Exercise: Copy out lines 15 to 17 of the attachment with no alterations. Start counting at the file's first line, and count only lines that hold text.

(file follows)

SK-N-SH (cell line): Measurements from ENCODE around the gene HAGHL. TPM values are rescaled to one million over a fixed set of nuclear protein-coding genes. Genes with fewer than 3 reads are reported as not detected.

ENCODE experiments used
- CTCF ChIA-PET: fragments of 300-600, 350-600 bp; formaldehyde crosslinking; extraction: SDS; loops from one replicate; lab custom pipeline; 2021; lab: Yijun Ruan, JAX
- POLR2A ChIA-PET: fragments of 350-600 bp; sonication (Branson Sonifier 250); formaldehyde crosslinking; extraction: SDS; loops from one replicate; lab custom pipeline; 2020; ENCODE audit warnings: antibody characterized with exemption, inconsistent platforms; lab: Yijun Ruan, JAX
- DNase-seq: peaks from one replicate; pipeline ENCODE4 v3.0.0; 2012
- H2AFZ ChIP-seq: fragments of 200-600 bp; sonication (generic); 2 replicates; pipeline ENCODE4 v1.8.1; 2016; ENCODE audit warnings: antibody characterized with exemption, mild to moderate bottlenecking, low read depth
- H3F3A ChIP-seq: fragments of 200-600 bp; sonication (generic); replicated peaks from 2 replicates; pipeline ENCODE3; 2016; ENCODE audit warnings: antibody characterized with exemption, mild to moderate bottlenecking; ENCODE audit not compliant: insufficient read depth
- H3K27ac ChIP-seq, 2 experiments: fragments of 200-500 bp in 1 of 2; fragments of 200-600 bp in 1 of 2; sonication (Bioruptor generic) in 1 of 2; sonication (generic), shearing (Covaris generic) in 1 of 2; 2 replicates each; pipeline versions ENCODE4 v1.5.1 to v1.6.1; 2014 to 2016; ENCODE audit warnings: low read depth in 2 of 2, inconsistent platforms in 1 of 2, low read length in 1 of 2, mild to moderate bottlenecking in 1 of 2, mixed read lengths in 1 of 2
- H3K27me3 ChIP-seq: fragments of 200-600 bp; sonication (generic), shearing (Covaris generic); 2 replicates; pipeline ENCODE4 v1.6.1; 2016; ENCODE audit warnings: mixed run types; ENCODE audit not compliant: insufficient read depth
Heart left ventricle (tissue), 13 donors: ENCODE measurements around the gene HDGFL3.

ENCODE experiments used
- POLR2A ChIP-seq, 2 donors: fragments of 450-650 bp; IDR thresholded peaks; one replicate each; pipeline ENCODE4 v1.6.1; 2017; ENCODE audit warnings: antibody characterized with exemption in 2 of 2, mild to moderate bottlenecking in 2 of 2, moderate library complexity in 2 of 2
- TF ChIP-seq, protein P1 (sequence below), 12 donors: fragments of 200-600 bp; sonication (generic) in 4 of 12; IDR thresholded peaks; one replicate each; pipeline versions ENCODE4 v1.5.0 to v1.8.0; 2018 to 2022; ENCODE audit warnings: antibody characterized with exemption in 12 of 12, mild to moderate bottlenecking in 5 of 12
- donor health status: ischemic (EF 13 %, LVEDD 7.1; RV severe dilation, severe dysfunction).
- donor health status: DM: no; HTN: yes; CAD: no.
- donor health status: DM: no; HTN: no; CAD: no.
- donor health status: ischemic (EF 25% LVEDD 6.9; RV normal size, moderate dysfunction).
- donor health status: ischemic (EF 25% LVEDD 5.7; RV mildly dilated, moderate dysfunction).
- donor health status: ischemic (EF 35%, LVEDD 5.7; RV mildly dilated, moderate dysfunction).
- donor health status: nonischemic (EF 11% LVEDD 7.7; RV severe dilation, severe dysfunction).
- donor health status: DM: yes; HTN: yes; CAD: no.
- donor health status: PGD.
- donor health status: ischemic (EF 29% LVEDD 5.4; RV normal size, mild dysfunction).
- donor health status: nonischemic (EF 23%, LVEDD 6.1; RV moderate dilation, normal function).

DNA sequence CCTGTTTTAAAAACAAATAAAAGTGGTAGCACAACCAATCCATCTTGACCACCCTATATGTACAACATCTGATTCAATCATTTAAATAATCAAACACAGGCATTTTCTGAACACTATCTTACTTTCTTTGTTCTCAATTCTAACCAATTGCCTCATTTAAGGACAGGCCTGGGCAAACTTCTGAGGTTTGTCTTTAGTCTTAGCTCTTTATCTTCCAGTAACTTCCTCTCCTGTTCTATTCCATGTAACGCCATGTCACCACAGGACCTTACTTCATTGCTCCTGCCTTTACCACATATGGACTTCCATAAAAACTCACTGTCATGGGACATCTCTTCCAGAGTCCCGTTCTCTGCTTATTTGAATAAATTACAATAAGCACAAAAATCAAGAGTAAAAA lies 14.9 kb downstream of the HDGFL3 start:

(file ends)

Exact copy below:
- donor health status: DM: no; HTN: yes; CAD: no.
- donor health status: DM: no; HTN: no; CAD: no.
- donor health status: ischemic (EF 25% LVEDD 6.9; RV normal size, moderate dysfunction).